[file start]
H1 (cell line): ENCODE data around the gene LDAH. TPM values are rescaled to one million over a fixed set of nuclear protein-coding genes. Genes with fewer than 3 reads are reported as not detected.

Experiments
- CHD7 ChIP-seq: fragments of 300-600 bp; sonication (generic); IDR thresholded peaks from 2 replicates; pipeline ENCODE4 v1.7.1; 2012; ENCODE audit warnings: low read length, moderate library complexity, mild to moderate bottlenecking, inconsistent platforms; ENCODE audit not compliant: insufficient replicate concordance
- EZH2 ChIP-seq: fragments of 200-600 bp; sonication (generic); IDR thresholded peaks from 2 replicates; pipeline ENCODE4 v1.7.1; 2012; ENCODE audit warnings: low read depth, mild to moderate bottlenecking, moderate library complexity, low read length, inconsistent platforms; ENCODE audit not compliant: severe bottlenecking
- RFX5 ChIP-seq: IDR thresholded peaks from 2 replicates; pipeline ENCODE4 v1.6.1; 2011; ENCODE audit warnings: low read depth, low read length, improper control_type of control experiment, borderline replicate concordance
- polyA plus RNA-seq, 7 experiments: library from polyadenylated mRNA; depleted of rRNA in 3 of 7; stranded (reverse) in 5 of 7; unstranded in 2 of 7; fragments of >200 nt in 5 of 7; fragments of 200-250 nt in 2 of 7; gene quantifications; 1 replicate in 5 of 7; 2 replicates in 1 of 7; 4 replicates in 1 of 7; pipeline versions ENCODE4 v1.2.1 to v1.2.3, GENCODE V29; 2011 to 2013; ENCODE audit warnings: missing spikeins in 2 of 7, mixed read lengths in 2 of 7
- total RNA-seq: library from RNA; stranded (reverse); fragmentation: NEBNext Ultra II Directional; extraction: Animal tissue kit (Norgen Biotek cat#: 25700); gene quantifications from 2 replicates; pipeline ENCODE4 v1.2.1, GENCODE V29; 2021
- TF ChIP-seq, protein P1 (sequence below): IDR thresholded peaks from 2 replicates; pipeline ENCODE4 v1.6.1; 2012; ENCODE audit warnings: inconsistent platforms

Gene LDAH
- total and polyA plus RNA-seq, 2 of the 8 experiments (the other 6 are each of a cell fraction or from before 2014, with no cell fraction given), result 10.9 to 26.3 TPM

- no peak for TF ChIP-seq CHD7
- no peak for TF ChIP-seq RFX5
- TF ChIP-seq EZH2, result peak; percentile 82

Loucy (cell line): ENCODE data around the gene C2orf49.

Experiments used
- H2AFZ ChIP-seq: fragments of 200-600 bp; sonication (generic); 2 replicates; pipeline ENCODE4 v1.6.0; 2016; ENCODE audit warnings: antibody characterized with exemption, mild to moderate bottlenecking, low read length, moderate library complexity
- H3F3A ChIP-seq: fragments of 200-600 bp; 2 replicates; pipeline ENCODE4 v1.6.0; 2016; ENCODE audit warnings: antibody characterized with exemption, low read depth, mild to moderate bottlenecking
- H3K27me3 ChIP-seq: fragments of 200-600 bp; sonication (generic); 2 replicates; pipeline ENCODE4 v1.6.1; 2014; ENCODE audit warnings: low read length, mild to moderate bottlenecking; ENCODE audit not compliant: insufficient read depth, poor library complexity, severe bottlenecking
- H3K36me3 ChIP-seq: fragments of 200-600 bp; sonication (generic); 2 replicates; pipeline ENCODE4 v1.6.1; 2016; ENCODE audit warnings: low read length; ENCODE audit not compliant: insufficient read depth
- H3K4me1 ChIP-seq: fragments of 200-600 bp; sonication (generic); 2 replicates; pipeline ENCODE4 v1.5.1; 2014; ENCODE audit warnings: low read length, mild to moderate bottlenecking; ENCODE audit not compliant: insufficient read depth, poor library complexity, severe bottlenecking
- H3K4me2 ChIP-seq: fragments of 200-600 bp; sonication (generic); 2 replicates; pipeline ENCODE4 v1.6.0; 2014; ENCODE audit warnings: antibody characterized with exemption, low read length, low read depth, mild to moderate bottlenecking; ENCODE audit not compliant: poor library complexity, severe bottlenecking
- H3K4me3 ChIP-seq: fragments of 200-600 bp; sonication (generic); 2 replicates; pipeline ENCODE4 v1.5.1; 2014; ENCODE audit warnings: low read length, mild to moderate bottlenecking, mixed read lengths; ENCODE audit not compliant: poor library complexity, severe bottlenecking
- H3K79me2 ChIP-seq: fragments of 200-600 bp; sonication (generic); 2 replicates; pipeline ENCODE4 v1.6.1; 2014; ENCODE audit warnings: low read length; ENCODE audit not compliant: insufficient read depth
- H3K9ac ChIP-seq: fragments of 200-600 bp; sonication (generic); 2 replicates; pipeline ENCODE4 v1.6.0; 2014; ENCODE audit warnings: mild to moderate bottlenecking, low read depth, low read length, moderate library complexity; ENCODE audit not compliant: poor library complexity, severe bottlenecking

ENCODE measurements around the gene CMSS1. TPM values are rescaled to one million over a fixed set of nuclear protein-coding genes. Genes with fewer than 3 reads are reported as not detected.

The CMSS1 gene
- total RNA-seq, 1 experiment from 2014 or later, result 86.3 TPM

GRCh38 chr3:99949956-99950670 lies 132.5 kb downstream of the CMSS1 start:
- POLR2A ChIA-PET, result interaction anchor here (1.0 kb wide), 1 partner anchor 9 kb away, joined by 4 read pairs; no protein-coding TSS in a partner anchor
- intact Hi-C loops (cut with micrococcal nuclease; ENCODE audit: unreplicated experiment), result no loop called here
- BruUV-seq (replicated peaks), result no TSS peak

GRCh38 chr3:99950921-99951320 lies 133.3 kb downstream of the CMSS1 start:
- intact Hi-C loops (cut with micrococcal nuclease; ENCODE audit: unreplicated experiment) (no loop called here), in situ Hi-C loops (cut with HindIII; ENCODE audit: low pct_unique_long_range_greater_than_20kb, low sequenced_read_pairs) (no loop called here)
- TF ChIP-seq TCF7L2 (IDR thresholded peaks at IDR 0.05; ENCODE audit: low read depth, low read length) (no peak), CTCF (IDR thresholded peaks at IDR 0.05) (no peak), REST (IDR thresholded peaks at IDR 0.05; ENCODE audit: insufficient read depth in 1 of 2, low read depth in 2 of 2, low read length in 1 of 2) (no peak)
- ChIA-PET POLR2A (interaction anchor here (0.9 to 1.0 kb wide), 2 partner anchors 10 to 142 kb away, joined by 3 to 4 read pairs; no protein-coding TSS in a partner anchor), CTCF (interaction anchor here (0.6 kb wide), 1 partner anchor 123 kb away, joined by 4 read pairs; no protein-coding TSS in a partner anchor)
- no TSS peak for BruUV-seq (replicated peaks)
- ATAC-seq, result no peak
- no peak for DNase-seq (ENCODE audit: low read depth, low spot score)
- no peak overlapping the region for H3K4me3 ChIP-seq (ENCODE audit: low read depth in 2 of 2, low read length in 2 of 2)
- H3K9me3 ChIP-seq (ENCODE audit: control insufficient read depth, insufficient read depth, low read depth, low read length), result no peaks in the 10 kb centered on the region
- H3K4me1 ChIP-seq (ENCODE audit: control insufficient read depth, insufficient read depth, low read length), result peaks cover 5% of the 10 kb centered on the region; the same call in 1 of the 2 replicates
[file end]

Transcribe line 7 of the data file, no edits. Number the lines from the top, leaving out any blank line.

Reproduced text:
- total RNA-seq: library from RNA; stranded (reverse); fragmentation: NEBNext Ultra II Directional; extraction: Animal tissue kit (Norgen Biotek cat#: 25700); gene quantifications from 2 replicates; pipeline ENCODE4 v1.2.1, GENCODE V29; 2021